Wednesday, 27 June 2012

Seven books you should have already read

I'm a keen reader. Like a lot of people, I tend to read mostly in summer on my time off, because during the year I'm just too busy, particularly as I tend to be studying most of the time. I love to lie in the garden in the hot weather with a good book.

I have read a lot of books. Going into charity shops, there's usually a few I can pick out that I've read. However, there are some that, for some reason or another, have left a last impression on me. I'd like to share them with you. I've narrowed it down to seven.

1. The Bear Nobody Wanted - Janet and Allan Alhberg

I know what you're thinking. A kid's book? This was my favourite book growing up, and still remains one of my favourites now. It's a proper story, and has elements of real sadness. I still remember precise details from the story and it had a lasting impression on me. If you have a child over the age of 7, or even if you want an easy read, this is definitely a good choice. Find it.

2. Memoirs of a Geisha - Arthur Golden

You may have seen the film, but the book for this is wonderful. It is the story of a young girl who leaves home to become a Geisha. It is informative and interesting and each word seems to count. You will find a theme to this list is that each novel has elements of sadness, but this story shows a female inner strength too. Find it.


3. After You'd Gone - Maggie O'Farrell

Continuing the theme of sad novels, this one is exhaustingly sad. It's about a woman whose husband dies suddenly, and is written in a fragmented way. I remember reading it while we had workmen in to extend the kitchen, and every time they saw me I had tears down my face. If you do read it, have tissues at the ready. Find it.

Maggie O'Farrell

4. The Beach - Alex Garland

This may be my favourite book of all time. Don't judge it on the film, because it's completely different. The thing I like about this book is the insight into his mind and all the funny little things the narrator divulges. At one point it goes into detail about a game he is playing to keep himself occupied whilst walking a long way, which is the kind of thing I do. I've never known a book to capture that internal dialogue before. It also makes me want to travel as the scenery described is wonderful. Heads up, I tried reading his other books, not so great. Find it.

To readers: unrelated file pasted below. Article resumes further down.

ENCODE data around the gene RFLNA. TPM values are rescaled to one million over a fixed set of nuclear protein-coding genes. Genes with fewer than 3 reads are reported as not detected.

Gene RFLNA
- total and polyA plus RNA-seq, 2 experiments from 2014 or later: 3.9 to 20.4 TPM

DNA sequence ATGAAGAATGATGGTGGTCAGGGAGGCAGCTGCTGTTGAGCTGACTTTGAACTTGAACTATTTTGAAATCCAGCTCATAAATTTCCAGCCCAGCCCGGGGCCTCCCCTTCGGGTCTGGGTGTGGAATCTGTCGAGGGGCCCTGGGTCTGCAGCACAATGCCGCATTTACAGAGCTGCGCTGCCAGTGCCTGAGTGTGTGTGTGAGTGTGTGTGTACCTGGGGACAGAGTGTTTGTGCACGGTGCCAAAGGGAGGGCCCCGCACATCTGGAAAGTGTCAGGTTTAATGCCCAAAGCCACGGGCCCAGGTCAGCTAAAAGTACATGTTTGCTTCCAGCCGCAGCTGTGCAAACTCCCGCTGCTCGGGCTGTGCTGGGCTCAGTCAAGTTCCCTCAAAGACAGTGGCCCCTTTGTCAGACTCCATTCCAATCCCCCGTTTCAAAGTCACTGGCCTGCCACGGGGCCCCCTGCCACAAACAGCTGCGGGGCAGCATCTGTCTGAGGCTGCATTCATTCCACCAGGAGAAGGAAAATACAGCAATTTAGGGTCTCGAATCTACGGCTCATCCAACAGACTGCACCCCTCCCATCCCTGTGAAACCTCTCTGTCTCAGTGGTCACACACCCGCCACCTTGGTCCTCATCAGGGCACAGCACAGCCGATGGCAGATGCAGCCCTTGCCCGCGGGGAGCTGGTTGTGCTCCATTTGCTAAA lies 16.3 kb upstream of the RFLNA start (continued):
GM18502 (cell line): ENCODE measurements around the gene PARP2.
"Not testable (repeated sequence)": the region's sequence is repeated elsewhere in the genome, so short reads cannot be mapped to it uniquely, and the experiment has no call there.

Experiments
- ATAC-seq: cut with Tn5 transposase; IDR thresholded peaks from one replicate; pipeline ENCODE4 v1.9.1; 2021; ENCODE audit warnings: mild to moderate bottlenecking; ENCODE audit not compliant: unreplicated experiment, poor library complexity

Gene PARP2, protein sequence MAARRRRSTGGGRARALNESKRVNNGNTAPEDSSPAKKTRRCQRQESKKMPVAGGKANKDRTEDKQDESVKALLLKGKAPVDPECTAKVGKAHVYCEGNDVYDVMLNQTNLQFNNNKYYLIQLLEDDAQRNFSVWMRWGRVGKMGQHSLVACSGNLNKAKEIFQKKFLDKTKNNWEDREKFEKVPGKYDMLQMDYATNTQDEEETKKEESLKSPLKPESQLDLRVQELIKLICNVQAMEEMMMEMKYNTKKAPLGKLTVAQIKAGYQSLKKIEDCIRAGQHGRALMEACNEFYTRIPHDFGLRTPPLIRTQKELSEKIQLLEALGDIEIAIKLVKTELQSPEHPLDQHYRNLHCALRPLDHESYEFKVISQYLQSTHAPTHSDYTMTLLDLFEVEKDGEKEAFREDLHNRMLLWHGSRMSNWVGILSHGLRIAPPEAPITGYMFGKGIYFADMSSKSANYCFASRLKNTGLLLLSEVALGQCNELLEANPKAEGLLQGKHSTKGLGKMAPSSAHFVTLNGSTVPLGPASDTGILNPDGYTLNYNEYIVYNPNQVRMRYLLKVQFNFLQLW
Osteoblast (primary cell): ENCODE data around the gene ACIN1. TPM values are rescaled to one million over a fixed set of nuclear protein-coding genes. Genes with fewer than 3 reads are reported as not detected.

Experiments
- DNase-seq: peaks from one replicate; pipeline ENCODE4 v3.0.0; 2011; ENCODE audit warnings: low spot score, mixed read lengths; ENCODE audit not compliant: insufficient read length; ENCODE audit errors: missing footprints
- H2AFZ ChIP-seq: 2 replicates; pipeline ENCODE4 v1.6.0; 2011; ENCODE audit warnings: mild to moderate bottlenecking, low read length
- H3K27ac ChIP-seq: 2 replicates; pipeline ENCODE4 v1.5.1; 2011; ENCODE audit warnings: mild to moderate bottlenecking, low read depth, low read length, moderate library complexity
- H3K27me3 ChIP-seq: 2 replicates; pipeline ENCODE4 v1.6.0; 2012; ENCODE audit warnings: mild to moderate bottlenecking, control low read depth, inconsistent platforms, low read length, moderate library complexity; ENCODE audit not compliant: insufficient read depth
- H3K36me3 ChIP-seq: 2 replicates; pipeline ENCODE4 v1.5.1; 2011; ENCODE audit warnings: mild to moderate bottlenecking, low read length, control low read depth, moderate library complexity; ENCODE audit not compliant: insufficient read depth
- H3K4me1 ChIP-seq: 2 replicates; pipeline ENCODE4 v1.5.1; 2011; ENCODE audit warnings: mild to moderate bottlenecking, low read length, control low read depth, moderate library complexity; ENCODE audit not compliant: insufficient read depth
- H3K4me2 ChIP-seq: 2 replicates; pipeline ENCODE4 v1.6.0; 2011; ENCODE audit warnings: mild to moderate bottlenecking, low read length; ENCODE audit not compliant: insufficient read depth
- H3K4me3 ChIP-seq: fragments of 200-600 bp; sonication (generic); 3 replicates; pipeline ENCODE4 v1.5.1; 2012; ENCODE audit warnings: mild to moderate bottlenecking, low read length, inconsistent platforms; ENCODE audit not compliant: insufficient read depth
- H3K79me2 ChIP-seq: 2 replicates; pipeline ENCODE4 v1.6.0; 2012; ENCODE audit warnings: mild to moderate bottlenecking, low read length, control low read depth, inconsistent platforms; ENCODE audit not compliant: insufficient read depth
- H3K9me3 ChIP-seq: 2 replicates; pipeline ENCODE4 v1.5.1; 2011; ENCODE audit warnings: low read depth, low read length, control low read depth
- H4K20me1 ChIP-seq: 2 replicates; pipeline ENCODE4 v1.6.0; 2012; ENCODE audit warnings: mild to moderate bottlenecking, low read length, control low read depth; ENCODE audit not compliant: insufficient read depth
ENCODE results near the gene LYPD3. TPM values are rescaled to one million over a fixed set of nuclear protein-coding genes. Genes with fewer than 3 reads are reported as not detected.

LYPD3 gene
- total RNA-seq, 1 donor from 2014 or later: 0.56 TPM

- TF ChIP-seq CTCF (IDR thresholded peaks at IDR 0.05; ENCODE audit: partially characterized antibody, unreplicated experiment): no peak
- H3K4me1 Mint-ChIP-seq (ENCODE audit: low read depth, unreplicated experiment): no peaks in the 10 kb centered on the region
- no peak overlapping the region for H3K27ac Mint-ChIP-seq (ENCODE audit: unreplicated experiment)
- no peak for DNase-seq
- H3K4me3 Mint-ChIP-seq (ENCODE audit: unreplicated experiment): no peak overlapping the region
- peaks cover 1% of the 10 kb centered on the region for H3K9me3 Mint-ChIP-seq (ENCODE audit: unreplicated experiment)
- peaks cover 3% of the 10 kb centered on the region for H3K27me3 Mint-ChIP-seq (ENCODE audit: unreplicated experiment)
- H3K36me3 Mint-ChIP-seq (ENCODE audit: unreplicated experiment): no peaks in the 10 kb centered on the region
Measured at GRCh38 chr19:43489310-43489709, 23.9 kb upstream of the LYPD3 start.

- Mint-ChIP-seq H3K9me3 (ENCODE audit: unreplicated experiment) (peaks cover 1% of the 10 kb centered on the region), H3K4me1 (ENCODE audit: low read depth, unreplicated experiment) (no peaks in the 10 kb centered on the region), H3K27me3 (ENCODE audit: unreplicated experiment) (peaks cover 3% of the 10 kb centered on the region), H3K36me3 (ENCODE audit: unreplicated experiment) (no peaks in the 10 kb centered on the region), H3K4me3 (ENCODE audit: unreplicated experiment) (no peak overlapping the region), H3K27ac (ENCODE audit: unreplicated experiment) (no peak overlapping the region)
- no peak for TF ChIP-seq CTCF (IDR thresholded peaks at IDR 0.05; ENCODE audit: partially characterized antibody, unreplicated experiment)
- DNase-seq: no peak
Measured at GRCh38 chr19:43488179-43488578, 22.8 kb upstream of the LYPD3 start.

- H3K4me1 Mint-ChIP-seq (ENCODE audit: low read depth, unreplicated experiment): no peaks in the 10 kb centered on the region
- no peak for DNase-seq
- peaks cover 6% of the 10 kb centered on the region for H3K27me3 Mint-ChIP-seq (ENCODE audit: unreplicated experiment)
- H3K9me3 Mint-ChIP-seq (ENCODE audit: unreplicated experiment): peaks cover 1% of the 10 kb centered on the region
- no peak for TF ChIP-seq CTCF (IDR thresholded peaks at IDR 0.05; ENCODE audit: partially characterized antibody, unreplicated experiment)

Alex Garland

5. The Great Gatsby - F Scott Fitzgerald

I read this at A level, and I liked it. I read it again after A level, and I loved it! Every word is thought through and the characters are unusual but intriguing. The narrator is both repelled and fascinated by the world he finds himself in and this is captured by Fitzgerald and makes this more than just a descriptive novel. It's also takes a look at American society, prohibition, substance abuse, relationships and the way we are all being watched. I strongly recommend it. Find it.

F Scott Fitzgerald

6. Pride and Prejudice- Jane Austen

Really I could put any Jane Austen novel in here, but Pride and Prejudice seems to sum up all her ideas but also provides some debate. She has a strong female lead who turns down an offer of marriage from her cousin because she doesn't love him, but then seems to warm to Darcy mostly because of his amazing house and his ability to look after her. It is the classic rom-com plot, girl and boy meet, hate each other, boy falls in love and then wins girl over through a grand romantic statement. Maybe that's why we've loved it for so long. Find it.

Jane Austen

7. A Clockwork Orange - Stanley Kubrick

This novel stands out as a true original. It's all written in the first person, and in an unusual style. The narrator uses a language of his own and the book almost requires some translation at first, until you become used to the way he speaks. The narrator is eloquent and educated, and yet performs horrific acts of torture. The book looks at conditioning and its effect on people, and whether behaviour can be changed. The film is also very good and true to the novel. Find it.

Stanley Kubrick

There are a tonne of other books I could recommend, particularly modern classics, but I think these should be enough to get you going. Leave a comment if you have any recommendations for me. I'd love to hear your views or about your favourite book. Ok, now get reading people. There will be a test.

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